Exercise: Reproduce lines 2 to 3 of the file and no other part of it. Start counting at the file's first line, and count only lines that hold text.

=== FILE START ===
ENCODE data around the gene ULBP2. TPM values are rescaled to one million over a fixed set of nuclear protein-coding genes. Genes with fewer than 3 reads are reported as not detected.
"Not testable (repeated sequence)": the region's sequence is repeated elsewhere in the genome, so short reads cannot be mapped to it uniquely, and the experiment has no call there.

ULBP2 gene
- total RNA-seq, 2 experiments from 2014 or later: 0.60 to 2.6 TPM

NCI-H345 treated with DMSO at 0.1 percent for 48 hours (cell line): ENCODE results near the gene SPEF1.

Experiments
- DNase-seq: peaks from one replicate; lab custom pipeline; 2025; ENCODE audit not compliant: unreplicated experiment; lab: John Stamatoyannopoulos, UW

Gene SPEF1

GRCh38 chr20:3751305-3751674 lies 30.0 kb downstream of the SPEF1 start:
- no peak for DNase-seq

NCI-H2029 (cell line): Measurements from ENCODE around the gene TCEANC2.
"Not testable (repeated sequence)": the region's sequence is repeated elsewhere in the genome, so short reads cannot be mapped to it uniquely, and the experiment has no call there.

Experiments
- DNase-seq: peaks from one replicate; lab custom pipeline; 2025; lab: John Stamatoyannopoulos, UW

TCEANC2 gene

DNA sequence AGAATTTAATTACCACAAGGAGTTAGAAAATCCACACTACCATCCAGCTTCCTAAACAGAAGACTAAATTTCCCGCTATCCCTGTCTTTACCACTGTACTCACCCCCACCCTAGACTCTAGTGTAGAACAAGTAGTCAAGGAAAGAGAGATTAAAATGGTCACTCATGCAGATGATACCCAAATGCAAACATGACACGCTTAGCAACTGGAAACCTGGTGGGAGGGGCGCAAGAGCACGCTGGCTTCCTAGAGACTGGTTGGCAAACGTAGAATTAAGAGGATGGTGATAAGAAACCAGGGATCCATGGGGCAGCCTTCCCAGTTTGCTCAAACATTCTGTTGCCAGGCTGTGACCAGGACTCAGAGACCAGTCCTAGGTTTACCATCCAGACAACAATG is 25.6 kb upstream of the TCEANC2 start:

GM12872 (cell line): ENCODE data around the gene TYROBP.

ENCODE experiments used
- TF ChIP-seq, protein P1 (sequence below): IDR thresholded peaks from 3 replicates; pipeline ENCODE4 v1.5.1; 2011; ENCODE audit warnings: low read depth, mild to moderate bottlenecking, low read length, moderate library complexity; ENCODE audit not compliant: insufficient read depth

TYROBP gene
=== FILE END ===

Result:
"Not testable (repeated sequence)": the region's sequence is repeated elsewhere in the genome, so short reads cannot be mapped to it uniquely, and the experiment has no call there.

ULBP2 gene